The timing of the delivery of fuel relative to the closure of the inlet port is selected to contribute to the concentration of the fuel at the head end of the combustion chamber.
The helical air flow established at the inlet port is maintained in the air after entry to the combustion chamber through the inlet port, and reduces the extent of mixing of the fuel and air in the axial direction of the cylinder. Thus if the fuel is injected late in the open period of the inlet port, there is less time available for penetration of the fuel deeply into the combustion chamber. Also as the fuel is injected immediately upstream of the inlet port, only a short time is required for that fuel to enter the combustion chamber. Accordingly, injection of the fuel may be effected later than if the fuel were injected into the induction passage a more substantial distance upstream from the inlet port. Further the location of the injector nozzle, and the ability to time the injection late in the inlet port open period, both independently and collectively reduce the effects of centrifugal force on the fuel which would normally move the fuel outwardly towards the cylinder wall and so lean down the air/fuel mixture at the ignition point.
In a preferred embodiment the induction passage has a longitudinal extending partition extending a distance upstream from the immediate vicinity of the inlet port, thereby forming two air flow paths within the induction passage. Under low to medium load range operation, one of these paths is closed to thereby reduce the air flow path by approximately 50%. This results in the speed of the air flow increasing and the air being directed towards one side of the induction passage, thus promoting the establishment of the spiral flow as the air enters the combustion chamber through the inlet port.
In the following description of one practical arrangement of the present invention, as illustrated in the accompanying drawings, directions shall be identified on the basis that the engine is positioned with the axis of the cylinder vertical with the cylinder head uppermost. However, it will be appreciated that this identification is only for convenience and the engine may operate with the axis of the cylinder disposed in any direction.
In the drawings,
FIG. 1 is a diagramatic view of a four stroke cycle engine cylinder head and inductionpassage, and the air flow therein,
FIG. 2 is a view similar to FIG. 1, and showing the fuel flow therein,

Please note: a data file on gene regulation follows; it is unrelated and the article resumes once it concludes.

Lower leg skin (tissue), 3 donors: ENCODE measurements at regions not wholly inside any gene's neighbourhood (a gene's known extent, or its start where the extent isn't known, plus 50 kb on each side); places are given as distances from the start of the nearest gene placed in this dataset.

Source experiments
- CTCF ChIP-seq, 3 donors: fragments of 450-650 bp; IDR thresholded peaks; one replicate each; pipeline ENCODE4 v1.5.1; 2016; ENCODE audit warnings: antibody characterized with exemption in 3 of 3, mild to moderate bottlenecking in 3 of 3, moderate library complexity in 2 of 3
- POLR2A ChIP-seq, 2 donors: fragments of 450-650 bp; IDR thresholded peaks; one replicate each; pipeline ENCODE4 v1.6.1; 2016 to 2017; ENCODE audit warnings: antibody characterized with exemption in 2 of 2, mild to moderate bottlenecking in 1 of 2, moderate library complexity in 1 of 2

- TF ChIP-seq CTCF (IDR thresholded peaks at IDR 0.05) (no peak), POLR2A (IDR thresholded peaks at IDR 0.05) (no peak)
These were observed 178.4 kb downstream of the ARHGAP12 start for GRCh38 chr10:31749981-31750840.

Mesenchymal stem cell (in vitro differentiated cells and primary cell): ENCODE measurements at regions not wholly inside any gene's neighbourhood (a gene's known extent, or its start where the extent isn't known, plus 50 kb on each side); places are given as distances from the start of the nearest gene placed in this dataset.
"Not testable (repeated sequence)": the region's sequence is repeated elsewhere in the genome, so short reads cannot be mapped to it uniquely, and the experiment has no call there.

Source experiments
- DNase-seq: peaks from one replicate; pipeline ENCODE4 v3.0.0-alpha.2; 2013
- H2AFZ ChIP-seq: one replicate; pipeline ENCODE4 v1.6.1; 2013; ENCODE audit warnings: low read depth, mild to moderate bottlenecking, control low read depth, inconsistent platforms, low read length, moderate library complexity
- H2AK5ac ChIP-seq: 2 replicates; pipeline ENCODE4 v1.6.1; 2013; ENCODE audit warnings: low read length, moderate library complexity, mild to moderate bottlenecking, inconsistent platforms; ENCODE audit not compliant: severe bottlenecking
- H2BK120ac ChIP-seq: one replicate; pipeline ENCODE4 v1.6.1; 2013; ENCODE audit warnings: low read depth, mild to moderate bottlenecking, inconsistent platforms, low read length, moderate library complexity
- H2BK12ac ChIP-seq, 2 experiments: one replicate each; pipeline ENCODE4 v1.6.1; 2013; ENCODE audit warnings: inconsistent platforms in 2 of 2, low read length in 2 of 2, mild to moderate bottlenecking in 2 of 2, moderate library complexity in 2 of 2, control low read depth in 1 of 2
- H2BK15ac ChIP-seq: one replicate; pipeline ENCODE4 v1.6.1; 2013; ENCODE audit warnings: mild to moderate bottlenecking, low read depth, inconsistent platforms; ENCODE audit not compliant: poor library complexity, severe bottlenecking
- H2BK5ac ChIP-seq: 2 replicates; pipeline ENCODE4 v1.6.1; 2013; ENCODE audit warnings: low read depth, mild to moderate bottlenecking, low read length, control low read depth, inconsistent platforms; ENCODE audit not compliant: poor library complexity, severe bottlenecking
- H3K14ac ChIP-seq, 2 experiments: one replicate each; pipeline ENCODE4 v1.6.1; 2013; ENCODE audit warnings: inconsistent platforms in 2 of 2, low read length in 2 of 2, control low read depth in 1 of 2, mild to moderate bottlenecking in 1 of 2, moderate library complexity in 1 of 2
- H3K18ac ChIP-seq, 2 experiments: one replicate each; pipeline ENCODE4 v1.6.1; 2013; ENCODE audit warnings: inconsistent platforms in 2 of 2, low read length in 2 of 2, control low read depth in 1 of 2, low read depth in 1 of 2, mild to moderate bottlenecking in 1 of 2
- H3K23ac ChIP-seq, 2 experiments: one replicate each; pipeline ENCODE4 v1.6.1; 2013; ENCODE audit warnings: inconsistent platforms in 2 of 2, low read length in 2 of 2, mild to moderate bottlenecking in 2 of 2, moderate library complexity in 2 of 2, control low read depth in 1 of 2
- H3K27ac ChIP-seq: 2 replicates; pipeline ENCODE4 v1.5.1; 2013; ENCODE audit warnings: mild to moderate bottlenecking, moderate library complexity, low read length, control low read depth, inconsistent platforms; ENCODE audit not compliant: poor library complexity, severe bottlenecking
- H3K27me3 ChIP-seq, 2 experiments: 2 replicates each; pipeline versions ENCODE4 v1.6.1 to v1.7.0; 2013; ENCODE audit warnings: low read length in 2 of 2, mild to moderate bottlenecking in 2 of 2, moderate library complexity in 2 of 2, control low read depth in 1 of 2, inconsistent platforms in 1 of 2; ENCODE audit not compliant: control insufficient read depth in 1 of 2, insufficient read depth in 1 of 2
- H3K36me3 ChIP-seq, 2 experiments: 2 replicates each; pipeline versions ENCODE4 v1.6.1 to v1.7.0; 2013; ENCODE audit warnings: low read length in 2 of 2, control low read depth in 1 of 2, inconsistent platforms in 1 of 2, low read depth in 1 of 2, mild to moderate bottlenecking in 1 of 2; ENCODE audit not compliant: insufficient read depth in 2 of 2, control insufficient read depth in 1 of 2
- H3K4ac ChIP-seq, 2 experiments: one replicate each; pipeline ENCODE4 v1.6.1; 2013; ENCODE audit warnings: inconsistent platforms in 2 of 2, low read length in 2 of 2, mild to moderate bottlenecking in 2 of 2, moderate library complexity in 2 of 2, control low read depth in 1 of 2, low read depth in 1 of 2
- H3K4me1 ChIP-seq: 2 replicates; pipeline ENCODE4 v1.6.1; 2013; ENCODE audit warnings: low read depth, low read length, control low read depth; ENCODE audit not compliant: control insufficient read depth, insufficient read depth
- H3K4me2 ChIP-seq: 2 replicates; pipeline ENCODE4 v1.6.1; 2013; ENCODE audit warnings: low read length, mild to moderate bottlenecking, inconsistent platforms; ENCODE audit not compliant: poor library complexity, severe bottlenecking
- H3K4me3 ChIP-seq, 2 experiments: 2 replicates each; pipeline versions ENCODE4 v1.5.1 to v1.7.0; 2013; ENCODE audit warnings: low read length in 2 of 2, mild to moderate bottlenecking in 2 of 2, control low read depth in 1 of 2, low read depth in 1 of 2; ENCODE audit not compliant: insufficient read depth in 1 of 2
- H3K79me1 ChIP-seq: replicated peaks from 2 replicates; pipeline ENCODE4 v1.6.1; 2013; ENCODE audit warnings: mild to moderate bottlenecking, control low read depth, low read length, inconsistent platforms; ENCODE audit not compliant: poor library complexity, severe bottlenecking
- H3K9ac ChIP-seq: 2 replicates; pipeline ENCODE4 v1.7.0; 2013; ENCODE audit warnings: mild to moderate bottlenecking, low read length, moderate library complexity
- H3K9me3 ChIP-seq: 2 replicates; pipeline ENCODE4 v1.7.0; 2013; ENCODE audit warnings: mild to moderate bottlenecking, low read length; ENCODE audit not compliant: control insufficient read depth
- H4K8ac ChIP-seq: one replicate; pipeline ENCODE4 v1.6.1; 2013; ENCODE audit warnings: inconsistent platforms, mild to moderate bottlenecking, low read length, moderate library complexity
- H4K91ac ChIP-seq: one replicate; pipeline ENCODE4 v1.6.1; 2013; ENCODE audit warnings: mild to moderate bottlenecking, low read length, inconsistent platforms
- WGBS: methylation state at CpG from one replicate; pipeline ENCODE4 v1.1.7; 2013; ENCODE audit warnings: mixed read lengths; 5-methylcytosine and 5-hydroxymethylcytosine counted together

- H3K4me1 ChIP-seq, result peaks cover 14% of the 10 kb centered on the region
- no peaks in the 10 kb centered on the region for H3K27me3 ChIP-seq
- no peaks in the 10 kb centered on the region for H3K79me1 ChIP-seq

FIG. 3 is a sectional view along line 3--3 in FIG. 2.
FIG. 1 represents diagramatically part of a single cylinder four stroke cycle engine having a cylinder head 12 forming the top of the engine combustion chamber 13. Respective inlet and exhaust ports 15 and 16 are provided in the cylinder head, having conventional co-operating poppet valves (not shown in FIGS. 1 and 2) for selective opening and closing of the inlet and exhaust ports in the conventional manner. The inlet and exhaust ports have a common centre line 17, the spark plug 18 being displaced from that centre line 17, as seen in FIGS. 1 and 2. The spark plug 18 is located approximately equidistant from the centre of the respective inlet and exhaust ports and on the opposite side of the cylinder axis to the ports.
The inlet port 15 communicates with an air induction passage 20. The air induction passage has a portion 19 extending generally axially upwardly from the inlet port 15 for a short distance and a portion 21 that sweeps to the right hand side of the head (as seen in FIG. 3) in a generally smooth curve. As seen in FIG. 3, the stem 22 of the inlet port valve 23 extends co-axially through the portion 19 of the induction passage, and is slidably supported in a bush 24 provided in the cylinder head. A dividing wall 25 projects downwardly from the upper internal surface 26 of the induction passage 20 into the portion 19 of the induction passage and along the portion 21 of the induction passage extending towards the open end of that passage. As can be seen in FIG. 3, the wall 25 extends downwardly from the upper internal surface 26 about half the height of the passage portion 21 to generally divide the induction passage portion 21 into two smaller passages 27 and 28 which generally pass to either side of the valve stem 22.
Projecting downwardly through the cylinder head and through the passage portion 28 is a control valve 30 which may be rotated through half a revolution between a first position that provides a minimum obstruction to the passage of air along the passage portion 28 and a second position effectively closes that passage. The passage 27 blends into a generally arcuate form about the valve stem 22 so that the air flowing down the passage 27, when the inlet port is open, has imparted to it a rotary motion about the valve stem 22 as it enters the co-axial portion 19 of the induction passage, to cause a swirl or helical movement of the air in that portion of the induction passage.
It will be understood that air flow only exists in the induction passage 20 whilst the inlet valve 23 is in the open position, and thus the air flowing through the inlet port 15 into the combustion chamber 13 will have a swirling or helical motion. Further it will be appreciated that when the control valve 30 is in the second position preventing the passage of air along the passage portion 28, as shown in FIGS. 1 and 2, the majority of the air passing into the combustion chamber will flow along passage 27 and accordingly the velocity of that air will be increased from that which would be encountered in the same induction passage without the provision of the wall 25 and control valve 30. This increase in velocity of the air will increase the intensity of the swirling motion of the air in the area immediately up-stream of the inlet port 15. The swirling motion of the air in that area, as indicated by the arrows 11 in FIG. 1, is substantially maintained in the air upon the air entering the combustion chamber 13, as indicated at 10 in FIG. 1.